People don’t just like their pets, they love them. The American pet market reached $66.75 billion in 2016 and shows no sign of slowing down. Research consistently shows people consider their pets part of the family, and often will spend more on their pets than they do on themselves. Countless industry stories bear this out. For example, the late actor Dick Van Patten—a fixture in Hollywood for decades—said no acting gig paid as well as his dog food company did. Controversial dog trainer Cesar Milan has gained global celebrity recognition equivalent to an A-list actor. And recently one innovative company has introduced a red carpet ‘lounge’ for pets waiting for airline flights, even horses.
What does this have to do with you? The pet marketplace is another incredible opportunity for IoT providers. Pet owners have disposable income, are tech savvy, and are looking for the next great thing with which to pamper their pooches (among other animals). The barriers to entry are minimal, and existing players already have proven the market to be highly lucrative. And just like discussing IoT for humans, pet IoT applications are seemingly limitless. The following are just a few ideas to hit the marketplace.
The most obvious application of IoT for pets is tracking, primarily cats and dogs. Smart devices safely embedded in collars enable owners to easily geo-fence their pets. Younger pets can be trained to observe set boundaries, similar to how invisible fencing is used today. Devices also can trigger immediate SMS text alerts if a pet leaves a predefined home or yard area. When a dog, for example, does escape, it can be tracked in real time within inches of its position, thanks to micro-location GPS technology accessible from any smartphone, tablet, or computer.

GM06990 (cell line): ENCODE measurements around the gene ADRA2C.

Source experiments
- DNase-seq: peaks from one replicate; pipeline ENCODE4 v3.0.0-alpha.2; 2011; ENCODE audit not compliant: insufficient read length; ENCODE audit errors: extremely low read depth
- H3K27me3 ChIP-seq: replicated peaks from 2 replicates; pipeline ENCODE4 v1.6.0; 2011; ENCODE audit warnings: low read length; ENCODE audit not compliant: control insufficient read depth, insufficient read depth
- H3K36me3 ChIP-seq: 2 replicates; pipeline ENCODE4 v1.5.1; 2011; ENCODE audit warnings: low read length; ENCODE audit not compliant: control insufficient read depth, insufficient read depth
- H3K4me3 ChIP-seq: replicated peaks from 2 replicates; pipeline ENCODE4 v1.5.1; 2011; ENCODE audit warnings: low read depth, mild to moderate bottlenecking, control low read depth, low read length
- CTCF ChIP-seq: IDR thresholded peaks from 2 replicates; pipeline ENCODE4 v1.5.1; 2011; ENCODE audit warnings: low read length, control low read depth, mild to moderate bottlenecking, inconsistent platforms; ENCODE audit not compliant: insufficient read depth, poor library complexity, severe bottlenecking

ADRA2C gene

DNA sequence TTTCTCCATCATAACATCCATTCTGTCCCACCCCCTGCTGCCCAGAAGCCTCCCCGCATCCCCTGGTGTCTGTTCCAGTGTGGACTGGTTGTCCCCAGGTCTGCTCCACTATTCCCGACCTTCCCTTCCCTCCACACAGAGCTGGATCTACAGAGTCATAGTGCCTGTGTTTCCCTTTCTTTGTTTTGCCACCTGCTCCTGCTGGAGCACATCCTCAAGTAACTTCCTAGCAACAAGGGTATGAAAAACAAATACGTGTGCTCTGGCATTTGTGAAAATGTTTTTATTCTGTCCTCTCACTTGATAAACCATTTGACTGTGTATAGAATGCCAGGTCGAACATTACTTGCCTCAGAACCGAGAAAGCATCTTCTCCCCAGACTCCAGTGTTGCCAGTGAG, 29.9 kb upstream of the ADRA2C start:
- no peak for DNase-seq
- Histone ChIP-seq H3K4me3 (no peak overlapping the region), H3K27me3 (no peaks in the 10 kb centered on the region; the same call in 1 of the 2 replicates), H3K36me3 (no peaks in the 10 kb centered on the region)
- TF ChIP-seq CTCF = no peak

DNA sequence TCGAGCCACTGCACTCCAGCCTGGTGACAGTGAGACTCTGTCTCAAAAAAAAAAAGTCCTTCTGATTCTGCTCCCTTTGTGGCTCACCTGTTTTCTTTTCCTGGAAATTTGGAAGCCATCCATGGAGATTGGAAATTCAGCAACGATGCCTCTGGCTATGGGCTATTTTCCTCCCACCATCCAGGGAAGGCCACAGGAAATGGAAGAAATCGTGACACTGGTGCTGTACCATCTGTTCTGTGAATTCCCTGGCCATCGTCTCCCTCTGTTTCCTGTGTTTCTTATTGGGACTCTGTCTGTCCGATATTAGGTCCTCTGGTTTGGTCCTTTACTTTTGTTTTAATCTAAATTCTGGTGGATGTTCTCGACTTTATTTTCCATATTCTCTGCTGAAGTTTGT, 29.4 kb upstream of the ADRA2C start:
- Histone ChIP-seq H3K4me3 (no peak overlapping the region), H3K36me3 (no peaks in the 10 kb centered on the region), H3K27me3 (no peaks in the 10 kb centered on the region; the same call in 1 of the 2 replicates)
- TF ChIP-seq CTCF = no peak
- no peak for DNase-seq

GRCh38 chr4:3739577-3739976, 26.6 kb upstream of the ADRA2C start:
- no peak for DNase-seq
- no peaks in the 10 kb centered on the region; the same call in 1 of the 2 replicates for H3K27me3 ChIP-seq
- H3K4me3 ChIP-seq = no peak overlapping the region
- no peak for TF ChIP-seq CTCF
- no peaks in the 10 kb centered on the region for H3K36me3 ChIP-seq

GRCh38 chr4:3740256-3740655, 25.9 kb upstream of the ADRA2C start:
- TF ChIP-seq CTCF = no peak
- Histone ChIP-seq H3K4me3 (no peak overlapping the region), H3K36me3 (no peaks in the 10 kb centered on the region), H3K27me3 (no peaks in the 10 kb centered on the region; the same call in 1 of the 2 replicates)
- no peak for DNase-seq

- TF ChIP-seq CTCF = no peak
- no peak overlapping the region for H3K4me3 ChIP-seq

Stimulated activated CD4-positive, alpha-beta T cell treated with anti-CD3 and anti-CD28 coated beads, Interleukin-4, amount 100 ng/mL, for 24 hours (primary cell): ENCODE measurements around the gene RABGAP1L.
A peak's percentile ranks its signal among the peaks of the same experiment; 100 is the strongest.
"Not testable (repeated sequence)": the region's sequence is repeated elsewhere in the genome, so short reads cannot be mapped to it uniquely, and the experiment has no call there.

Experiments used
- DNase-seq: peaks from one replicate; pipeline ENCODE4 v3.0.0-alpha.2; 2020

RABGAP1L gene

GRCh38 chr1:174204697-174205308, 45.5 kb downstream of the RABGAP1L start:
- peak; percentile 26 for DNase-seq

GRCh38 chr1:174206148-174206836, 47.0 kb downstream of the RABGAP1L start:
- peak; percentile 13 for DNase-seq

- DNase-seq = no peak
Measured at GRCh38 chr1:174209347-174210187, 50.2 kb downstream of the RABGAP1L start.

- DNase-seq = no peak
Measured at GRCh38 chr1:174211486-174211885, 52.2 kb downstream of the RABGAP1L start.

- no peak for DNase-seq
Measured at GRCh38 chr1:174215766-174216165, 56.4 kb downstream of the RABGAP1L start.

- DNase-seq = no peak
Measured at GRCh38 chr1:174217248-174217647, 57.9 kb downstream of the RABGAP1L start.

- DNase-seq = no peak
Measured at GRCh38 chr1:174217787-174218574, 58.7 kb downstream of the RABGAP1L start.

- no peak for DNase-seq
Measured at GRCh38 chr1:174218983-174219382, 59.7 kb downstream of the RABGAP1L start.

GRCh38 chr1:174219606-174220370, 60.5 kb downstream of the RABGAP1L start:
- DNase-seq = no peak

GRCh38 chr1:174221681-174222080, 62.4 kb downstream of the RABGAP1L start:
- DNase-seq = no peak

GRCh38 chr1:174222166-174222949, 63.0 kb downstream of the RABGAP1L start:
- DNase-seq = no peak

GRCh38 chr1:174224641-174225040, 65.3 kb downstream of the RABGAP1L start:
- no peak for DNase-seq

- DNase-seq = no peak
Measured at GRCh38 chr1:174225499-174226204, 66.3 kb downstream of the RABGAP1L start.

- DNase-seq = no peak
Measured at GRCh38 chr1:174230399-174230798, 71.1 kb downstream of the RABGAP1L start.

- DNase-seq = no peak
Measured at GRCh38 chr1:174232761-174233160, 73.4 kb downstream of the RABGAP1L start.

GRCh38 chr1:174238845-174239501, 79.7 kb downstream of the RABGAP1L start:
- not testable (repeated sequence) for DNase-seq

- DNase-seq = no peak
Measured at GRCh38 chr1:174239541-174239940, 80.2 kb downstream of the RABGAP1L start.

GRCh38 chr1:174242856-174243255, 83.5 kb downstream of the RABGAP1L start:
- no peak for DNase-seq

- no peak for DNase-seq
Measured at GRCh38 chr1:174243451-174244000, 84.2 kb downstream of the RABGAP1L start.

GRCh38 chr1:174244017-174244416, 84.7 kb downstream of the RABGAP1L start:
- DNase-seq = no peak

IoT enables advanced web cam surveillance for home and/or pet daycare deployments. Smart cameras can monitor the pet and detect if there are other live beings around. For example, if a dog walker is expected at 9 a.m. but a presence is detected at noon, the system would trigger an SMS alert that there may be an intruder. Devices also can be fine-tuned to send alerts if they detect preconfigured ‘unusual activity’, such as a dog chronically pacing, barking, or shaking. If an owner is going to be late, the system can be programmed to turn on lights, heat/air conditioning, radio/television, and any number of other devices to put the pet at ease during the wait. Even an outside door could be triggered to open and close/lock to let the pet into (and out of) a fenced yard.
Other IoT applications include smart feeders that automatically deliver the right amount of food at prescheduled times (or on command via a smartphone), health monitors via embedded collar devices, and smart litter boxes that can clean up after themselves and act as health monitors (via weight, amount of waste produced, or frequency of use). One untapped emerging market is smart pet toys that ‘intelligently’ interact with the pet, even dispensing food to encourage play. More advanced are toys with embedded cameras and audio that let owners remotely ‘play’ with the pet via a smartphone. IoT technology enables such toys to be extremely realistic from the animal’s perspective, encouraging repeated interaction.
There are numerous other possibilities in the connected world, including wildlife applications, such as smart bird feeders that can discriminate between ‘thieving’ squirrels and the intended birds. But you can clearly see the potential. Giving pet owners peace of mind, in addition to other valuable benefits, is a growing marketplace that can rapidly enhance your bottom line.
To learn more on how Aeris can help with pet health and maintenance, contact us.